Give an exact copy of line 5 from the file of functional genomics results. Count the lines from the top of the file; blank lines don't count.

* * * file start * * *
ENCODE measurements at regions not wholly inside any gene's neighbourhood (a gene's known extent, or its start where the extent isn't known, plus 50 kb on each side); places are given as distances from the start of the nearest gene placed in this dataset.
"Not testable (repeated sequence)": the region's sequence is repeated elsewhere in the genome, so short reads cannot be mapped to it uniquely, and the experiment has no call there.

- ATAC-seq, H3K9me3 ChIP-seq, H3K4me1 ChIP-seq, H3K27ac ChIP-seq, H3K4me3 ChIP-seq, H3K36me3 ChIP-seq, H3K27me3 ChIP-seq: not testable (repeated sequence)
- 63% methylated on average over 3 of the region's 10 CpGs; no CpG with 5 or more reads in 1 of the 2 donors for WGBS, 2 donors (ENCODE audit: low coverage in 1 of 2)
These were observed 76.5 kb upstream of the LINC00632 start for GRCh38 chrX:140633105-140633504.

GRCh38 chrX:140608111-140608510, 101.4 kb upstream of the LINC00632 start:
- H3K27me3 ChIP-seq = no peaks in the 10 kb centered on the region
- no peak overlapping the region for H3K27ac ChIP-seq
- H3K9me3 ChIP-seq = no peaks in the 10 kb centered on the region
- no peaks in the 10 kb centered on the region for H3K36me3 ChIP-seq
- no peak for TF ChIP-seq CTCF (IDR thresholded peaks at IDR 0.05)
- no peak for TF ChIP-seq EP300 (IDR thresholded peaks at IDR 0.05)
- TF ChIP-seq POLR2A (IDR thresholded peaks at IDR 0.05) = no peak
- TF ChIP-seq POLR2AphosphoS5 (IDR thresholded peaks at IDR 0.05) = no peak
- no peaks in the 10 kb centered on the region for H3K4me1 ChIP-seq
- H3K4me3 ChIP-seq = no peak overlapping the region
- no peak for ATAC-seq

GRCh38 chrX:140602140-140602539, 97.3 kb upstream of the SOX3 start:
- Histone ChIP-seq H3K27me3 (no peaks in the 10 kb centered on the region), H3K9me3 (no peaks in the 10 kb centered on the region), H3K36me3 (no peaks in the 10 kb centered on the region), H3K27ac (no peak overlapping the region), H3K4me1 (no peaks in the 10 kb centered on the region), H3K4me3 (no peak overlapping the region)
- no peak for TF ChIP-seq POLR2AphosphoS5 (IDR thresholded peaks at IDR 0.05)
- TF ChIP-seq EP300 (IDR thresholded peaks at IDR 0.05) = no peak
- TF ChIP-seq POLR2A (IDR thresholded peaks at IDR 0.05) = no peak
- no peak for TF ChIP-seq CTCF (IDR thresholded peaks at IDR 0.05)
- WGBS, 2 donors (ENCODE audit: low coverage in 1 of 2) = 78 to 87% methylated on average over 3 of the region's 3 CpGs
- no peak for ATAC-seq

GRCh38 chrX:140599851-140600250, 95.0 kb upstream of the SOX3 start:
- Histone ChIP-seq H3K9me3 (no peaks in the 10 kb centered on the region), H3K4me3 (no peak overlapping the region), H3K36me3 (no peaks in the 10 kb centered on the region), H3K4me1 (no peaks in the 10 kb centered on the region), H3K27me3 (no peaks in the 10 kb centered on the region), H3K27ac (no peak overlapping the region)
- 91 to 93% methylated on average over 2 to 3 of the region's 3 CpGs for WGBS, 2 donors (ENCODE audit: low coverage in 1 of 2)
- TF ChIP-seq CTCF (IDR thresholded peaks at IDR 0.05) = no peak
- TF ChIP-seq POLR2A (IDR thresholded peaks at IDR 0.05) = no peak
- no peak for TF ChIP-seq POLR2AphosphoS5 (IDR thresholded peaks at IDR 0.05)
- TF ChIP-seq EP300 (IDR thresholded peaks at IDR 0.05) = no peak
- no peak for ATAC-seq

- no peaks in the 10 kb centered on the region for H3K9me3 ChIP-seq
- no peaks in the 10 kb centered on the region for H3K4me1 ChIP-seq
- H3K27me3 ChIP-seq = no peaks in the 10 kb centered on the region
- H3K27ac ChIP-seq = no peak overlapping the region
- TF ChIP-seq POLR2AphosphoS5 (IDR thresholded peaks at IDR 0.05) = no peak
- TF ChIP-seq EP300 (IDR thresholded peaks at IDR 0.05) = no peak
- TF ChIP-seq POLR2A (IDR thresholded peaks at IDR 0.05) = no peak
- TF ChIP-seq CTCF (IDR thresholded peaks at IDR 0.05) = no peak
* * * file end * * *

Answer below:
These were observed 76.5 kb upstream of the LINC00632 start for GRCh38 chrX:140633105-140633504.